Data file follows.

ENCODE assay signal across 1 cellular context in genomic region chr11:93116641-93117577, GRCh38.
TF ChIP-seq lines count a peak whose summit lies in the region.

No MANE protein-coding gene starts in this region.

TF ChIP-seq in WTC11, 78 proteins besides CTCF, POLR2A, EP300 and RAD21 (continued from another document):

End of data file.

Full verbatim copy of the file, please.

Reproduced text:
ENCODE assay signal across 1 cellular context in genomic region chr11:93116641-93117577, GRCh38.
TF ChIP-seq lines count a peak whose summit lies in the region.

No MANE protein-coding gene starts in this region.

TF ChIP-seq in WTC11, 78 proteins besides CTCF, POLR2A, EP300 and RAD21 (continued from another document):